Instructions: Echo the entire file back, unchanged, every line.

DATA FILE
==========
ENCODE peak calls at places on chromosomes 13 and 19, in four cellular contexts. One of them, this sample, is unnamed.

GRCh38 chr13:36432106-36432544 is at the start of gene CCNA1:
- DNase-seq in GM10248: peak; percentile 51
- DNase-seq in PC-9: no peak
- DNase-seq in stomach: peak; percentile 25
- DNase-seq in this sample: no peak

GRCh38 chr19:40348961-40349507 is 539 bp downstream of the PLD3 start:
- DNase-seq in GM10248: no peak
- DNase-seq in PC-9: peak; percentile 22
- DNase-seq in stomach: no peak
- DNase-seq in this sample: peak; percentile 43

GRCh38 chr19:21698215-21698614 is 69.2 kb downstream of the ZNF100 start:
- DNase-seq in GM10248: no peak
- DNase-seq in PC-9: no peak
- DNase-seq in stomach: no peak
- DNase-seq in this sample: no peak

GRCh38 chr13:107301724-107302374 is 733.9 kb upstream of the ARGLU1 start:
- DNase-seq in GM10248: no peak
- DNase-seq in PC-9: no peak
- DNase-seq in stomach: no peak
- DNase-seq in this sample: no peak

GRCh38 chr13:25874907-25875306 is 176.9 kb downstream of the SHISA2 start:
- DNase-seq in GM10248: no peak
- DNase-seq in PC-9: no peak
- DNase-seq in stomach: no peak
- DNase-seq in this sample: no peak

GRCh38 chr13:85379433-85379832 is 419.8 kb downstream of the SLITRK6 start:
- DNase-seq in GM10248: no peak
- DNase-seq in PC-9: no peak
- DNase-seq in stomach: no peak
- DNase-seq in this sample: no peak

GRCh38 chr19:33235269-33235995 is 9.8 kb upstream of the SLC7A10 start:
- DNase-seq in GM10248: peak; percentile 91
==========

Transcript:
ENCODE peak calls at places on chromosomes 13 and 19, in four cellular contexts. One of them, this sample, is unnamed.

GRCh38 chr13:36432106-36432544 is at the start of gene CCNA1:
- DNase-seq in GM10248: peak; percentile 51
- DNase-seq in PC-9: no peak
- DNase-seq in stomach: peak; percentile 25
- DNase-seq in this sample: no peak

GRCh38 chr19:40348961-40349507 is 539 bp downstream of the PLD3 start:
- DNase-seq in GM10248: no peak
- DNase-seq in PC-9: peak; percentile 22
- DNase-seq in stomach: no peak
- DNase-seq in this sample: peak; percentile 43

GRCh38 chr19:21698215-21698614 is 69.2 kb downstream of the ZNF100 start:
- DNase-seq in GM10248: no peak
- DNase-seq in PC-9: no peak
- DNase-seq in stomach: no peak
- DNase-seq in this sample: no peak

GRCh38 chr13:107301724-107302374 is 733.9 kb upstream of the ARGLU1 start:
- DNase-seq in GM10248: no peak
- DNase-seq in PC-9: no peak
- DNase-seq in stomach: no peak
- DNase-seq in this sample: no peak

GRCh38 chr13:25874907-25875306 is 176.9 kb downstream of the SHISA2 start:
- DNase-seq in GM10248: no peak
- DNase-seq in PC-9: no peak
- DNase-seq in stomach: no peak
- DNase-seq in this sample: no peak

GRCh38 chr13:85379433-85379832 is 419.8 kb downstream of the SLITRK6 start:
- DNase-seq in GM10248: no peak
- DNase-seq in PC-9: no peak
- DNase-seq in stomach: no peak
- DNase-seq in this sample: no peak

GRCh38 chr19:33235269-33235995 is 9.8 kb upstream of the SLC7A10 start:
- DNase-seq in GM10248: peak; percentile 91